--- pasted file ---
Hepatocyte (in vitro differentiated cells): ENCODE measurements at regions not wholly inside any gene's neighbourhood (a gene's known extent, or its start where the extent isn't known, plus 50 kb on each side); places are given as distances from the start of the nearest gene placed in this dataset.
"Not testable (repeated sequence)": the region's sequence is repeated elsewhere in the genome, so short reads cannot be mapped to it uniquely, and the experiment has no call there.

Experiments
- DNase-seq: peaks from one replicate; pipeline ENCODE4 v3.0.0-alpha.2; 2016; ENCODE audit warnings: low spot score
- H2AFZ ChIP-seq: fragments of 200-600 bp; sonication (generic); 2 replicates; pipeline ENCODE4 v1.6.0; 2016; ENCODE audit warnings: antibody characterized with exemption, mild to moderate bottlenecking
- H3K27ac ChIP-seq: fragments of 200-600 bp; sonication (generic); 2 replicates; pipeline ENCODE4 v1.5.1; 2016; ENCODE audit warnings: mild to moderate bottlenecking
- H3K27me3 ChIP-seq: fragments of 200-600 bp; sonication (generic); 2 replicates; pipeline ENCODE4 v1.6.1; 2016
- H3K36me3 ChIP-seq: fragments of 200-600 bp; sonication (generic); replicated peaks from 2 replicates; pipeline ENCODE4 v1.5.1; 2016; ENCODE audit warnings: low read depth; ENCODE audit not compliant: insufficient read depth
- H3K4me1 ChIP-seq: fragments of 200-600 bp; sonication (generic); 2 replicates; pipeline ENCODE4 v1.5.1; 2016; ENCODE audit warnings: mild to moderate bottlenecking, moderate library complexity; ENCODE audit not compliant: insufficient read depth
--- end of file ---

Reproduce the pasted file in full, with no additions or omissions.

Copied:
Hepatocyte (in vitro differentiated cells): ENCODE measurements at regions not wholly inside any gene's neighbourhood (a gene's known extent, or its start where the extent isn't known, plus 50 kb on each side); places are given as distances from the start of the nearest gene placed in this dataset.
"Not testable (repeated sequence)": the region's sequence is repeated elsewhere in the genome, so short reads cannot be mapped to it uniquely, and the experiment has no call there.

Experiments
- DNase-seq: peaks from one replicate; pipeline ENCODE4 v3.0.0-alpha.2; 2016; ENCODE audit warnings: low spot score
- H2AFZ ChIP-seq: fragments of 200-600 bp; sonication (generic); 2 replicates; pipeline ENCODE4 v1.6.0; 2016; ENCODE audit warnings: antibody characterized with exemption, mild to moderate bottlenecking
- H3K27ac ChIP-seq: fragments of 200-600 bp; sonication (generic); 2 replicates; pipeline ENCODE4 v1.5.1; 2016; ENCODE audit warnings: mild to moderate bottlenecking
- H3K27me3 ChIP-seq: fragments of 200-600 bp; sonication (generic); 2 replicates; pipeline ENCODE4 v1.6.1; 2016
- H3K36me3 ChIP-seq: fragments of 200-600 bp; sonication (generic); replicated peaks from 2 replicates; pipeline ENCODE4 v1.5.1; 2016; ENCODE audit warnings: low read depth; ENCODE audit not compliant: insufficient read depth
- H3K4me1 ChIP-seq: fragments of 200-600 bp; sonication (generic); 2 replicates; pipeline ENCODE4 v1.5.1; 2016; ENCODE audit warnings: mild to moderate bottlenecking, moderate library complexity; ENCODE audit not compliant: insufficient read depth